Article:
Cohesion corresponds to the similarity between two observations from the data, where b is the distance or difference between two observations from the data. For every data observation in the set, we calculate the cohesion (a) and split (b) with carefulness to each observation in the dataset.
The formula for the Silhouette Score is:
Hierarchical Clustering vs KMeans
The difference between Kmeans and hierarchical clustering is that in Kmeans clustering, the number of clusters is pre-defined and is denoted by “K”, but in hierarchical clustering, the number of sets is either one or similar to the number of data observations.
Another difference between these two clustering techniques is that K-means clustering is more effective on much larger datasets than hierarchical clustering. But hierarchical clustering spheroidal shape small datasets.
K-means clustering is effective on dataset spheroidal shape of clusters compared to hierarchical clustering.
It is effective in data observation from the data shape and returns accurate results. Unlike KMeans clustering, here, better performance is not limited to the spheroidal shape of the data; data having any values is acceptable for hierarchical clustering.
It is easy to use and provides better user guidance with good community support. So much content and good documentation are available for a better user experience.
3. More Approaches:
Two approaches are there using which datasets can be trained and tested, agglomerative and divisive. So if the dataset provided is complex and very hard to train on, we can use another approach.
4. Performance on Small Datasets:
The hierarchical clustering algorithms are effective on small datasets and return accurate and reliable results with lower training and testing time.
1. Time Complexity:
As many iterations and calculations are associated, the time complexity of hierarchical clustering is high. In some cases, it is one of the main reasons for preferring KMeans clustering.
2. Space Complexity:
As many calculations of errors with losses are associated with every epoch, the space complexity of the algorithm is very high. Due to this, while implementing the hierarchical clustering, the space of the model is considered. In such cases, we prefer KMeans clustering.
3. Poor performance on Large Datasets:
When training a hierarchical clustering algorithm for large datasets, the training process takes so much time with space which results in poor performance of the algorithms.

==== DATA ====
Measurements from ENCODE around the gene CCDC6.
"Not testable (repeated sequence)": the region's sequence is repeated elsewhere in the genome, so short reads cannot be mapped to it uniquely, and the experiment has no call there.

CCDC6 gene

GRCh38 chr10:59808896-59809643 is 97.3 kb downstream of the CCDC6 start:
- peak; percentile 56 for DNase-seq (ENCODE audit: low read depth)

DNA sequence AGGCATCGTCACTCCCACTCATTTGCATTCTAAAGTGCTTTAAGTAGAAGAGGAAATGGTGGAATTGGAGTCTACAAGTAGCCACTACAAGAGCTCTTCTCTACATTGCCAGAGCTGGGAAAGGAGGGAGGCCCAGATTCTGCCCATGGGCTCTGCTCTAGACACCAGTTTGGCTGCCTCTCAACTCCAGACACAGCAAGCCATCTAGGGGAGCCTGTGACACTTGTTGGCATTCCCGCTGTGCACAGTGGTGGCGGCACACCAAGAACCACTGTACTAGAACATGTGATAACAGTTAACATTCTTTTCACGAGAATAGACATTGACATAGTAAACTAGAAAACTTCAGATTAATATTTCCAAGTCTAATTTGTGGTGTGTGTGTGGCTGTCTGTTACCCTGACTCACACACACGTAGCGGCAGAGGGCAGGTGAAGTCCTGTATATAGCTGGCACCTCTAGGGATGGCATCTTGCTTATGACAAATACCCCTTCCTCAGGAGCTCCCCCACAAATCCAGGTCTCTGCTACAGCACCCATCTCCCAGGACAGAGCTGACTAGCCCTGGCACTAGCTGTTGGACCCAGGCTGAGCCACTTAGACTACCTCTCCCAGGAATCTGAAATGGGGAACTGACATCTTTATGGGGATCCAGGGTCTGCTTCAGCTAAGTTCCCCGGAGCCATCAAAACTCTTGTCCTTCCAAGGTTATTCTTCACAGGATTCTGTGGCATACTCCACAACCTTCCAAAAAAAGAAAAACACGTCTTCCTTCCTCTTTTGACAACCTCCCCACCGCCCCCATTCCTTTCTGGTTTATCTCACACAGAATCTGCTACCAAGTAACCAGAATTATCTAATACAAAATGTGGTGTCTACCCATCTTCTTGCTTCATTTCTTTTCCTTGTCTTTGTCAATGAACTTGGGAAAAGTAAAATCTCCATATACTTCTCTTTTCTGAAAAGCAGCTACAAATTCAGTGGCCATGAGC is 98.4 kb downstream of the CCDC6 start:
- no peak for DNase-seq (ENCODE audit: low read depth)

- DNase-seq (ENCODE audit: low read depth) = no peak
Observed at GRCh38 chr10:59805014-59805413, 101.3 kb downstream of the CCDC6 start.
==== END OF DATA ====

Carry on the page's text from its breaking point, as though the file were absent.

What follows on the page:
This article uses mathematical formulations to discuss the most powerful concept related to the hierarchical clustering algorithm and its core intuition and working mechanisms. Knowledge of these concepts will help one to understand them concept better. It will assist one in answering the questions related to hierarchical clustering being asked in data science interviews very efficiently.
Some key takeaways from this article are:
1. It is effective on small datasets but behaves poorly on big datasets and with the spheroidal shape of the datasets.
2. As there are calculations involved in hierarchical clustering, its space and time complexity is very high.
3. Dendrograms are an integral part of hierarchical clustering, where the silhouette score is used to calculate the error in clustering algorithms.
Frequently Asked Questions
Hierarchical classification is important because it helps organize complex info, makes it easy to navigate, and improves finding things quickly. It also clarifies complicated concepts, adapts to changes quickly, and supports decision-making in different fields. It’s like a smart way to organize and understand stuff.
Hierarchical classification is organized and structured, showing relationships between categories clearly. It’s easy to navigate, adaptable to changes, and visually helps understand complex information. This system supports efficient categorization and decision-making, making it scalable for handling growing amounts of data.
Domain: The biggest group.
Kingdom: Different groups in a big group.
Phylum: Sorts based on body plans.
Class: Breaks down groups even more.
Order: Organizes based on similarities.
Family: Groups with specific traits.
Genus: Closely related species.
Species: The most specific group can have babies together.
Read the Top 20 questions to test your skills in hierarchical structuring here.